One of the big announcements this week was that Google said it’s putting an end to the spam associated with guest blogging for SEO.
It seems the spammers have tried Google’s patience too much, and Matt Cutts, Google’s head of webspam, made it abundantly clear that it has gone too far.
If you are into guest blogging, what it means is that you cannot expect to have an easy ride in Google, especially if you are using it to help manipulate a site’s positioning in Google’s SERPs.
Matt Cutts said, “So stick a fork in it: guest blogging is done; it’s just gotten too spammy.”
It’s not exactly true that it’s the end of guest blogging.
If you’re using guest blogging as a way to add quality and value to your site, by all means, go ahead. Make sure you nofollow the links. Quality and value are two things that users really want, and are rarely in a spammy, duplicated blog posts with anchor text-laden keywords. You know what I mean. What better way is there of adding credibility to a site is to accept a guest blog post from a respected and highly sought after industry leader! Those personalities don’t need the anchor text, and they don’t need to link to every other poor quality site. They stand by their name and reputation, and your blog will, too.
What can you do if you’ve been accepting guest bloggers? Go through the articles and if you have any doubt over the efficacy of the posts, you will need to make some tough choices. Certainly, if you want to continue to play Google’s ball game, consider the value the blog posts give you, relative to your site’s ranking. If you’ve not yet been caught with spammy guest blog links, you may have time to sort it out. Otherwise, it may only be a matter of time until sites with spammy-looking guest blog posts are hit with a penalty.
Welcome to this WebmasterWorld Weekly Round-up.
The previous WebmasterWorld Weekly is here.
That announcement about guest blogging I mentioned from Matt Cutts is dicussed in our thread, "Guest Blogging for Links and SEO is Over" What's your view on guest blogging? Join our thread on the topic.
Google has removed two Chrome extensions which broke the company's terms. It seems that people have been buying extensions to use to serve ads. Have your say in our thread. "Two Chrome Extensions Removed By Google Over Ad Serving Breaking The Company's Terms"
This week, Bing's Duane Forrester discussed the importance of a domain name in ranking.
There were reports of a Google AdSense test of a new square with a thin arrow. What do you think of the new format?
Google said it had redesigned the AdWords interface with a consistent new look and navigation. What do you think of the new look?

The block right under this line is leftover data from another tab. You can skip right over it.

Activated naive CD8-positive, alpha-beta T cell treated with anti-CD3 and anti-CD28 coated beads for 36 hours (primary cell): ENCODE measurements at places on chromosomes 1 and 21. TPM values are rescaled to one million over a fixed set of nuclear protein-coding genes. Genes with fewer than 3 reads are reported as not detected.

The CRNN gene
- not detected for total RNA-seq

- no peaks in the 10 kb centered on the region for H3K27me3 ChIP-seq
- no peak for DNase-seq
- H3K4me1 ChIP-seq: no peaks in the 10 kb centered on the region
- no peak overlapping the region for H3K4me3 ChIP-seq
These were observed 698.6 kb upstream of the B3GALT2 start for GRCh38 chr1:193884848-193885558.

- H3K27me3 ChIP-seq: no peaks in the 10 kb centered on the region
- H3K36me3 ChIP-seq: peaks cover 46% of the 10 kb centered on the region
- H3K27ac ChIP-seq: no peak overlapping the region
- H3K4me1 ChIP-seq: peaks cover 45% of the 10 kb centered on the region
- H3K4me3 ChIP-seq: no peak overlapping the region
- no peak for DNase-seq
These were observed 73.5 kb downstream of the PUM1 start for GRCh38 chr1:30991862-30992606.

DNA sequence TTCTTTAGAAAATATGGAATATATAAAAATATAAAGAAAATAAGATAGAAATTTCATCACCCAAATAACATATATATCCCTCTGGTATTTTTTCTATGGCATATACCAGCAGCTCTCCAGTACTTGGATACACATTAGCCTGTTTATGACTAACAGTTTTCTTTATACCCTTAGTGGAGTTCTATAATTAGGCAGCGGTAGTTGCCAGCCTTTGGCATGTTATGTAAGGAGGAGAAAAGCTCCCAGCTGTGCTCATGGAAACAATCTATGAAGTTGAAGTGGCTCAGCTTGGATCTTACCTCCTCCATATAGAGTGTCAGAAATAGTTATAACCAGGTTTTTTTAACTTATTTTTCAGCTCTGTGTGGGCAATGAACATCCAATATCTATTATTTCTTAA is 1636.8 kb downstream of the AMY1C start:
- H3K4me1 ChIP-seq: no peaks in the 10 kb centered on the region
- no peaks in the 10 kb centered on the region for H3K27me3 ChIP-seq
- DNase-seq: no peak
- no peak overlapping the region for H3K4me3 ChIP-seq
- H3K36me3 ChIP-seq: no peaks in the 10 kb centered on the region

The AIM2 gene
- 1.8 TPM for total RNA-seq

In the lastest search engine stats from comScore for December 2013, the U.S. search engine rankings had Google at the top, as usual, however, there were slight swings for the other players.
How do you deal with WordPress comment spam? Find out how the professionals fight the escalation of automated comment spam.
Facebook announced it is testing a new way for developers to monetize mobile apps.
Do you sell your own ad space? How do you manage that inventory? Google announced AdSense Direct this week: A new way to manage your own direct ad sales.
We heard of the first WordPress 3.8.1 maintenance release. How did that seamless update go for you?
In an interview with Pinterest's CEO, the company is aiming for revenues this year with, wait for it, ads.
Has your site ever been hacked? Take a look at the 'Moving Target' site software which is devised to help thwart site hacks.
I heard of a worrying Google calendar bug which is a privacy issue. Until it's fixed, watch out what e-mails you add to the calendar as it may have undesired consequences.
Microsoft reported record revenue of $24.52 billion in its second quarter, despite what many may have expected. One of the highlights I noticed was the increase in Bing's revenues.
Google said it's retiring "Googlebot-Mobile" user agent for smartphones. Check this out as you may have to alter your configurations.
I was surprised to hear that two UK people were jailed for abusive tweets. It opens the debate of anonymity, and of how the same abuse would be dealt with if it were face-to-face as online.
Twitter's upping its analytics offering with the announcement of analytics for Cards. Read more in our thread on the topic.
I found it interesting to hear that Google applied for a US patent for local online ads linked to taxi rides to the advertisers restaurant or business.
Google has lost a patent case. I heard a court had ruled Google infringes SimpleAir's patent in cloud messaging. It's unlikely to end there as Google is, i'm sure, to appeal the ruling.
Meanwhile, over in Germany, a court orders Google to block Mosely images. This follows on from a similar ruling by a French court last year over the same images.
There was a discussion this week where the question was asked if Expedia was targeted by a 'negative SEO' campaign. It seems it wasn't, for a number of reasons. Find out more in our thread.
There's a discussion titled, "Google Glass Story That's Hard To Believe," the authorities are getting heavy-handed with Glass users in certain circumstances.
There's been much discussion onlne about animosity towards Google employees over housing. It's become such a concern that it seems Google employee buses now have bodyguards!
This week the E.U. is calling for much larger fines for companies breaching privacy law. This applies to any company in the E.U. region, however, Google was mentioned in the news.
This week's video: "Are results in different positions ranked by different algorithms?"
Have a terrific week, until next time...
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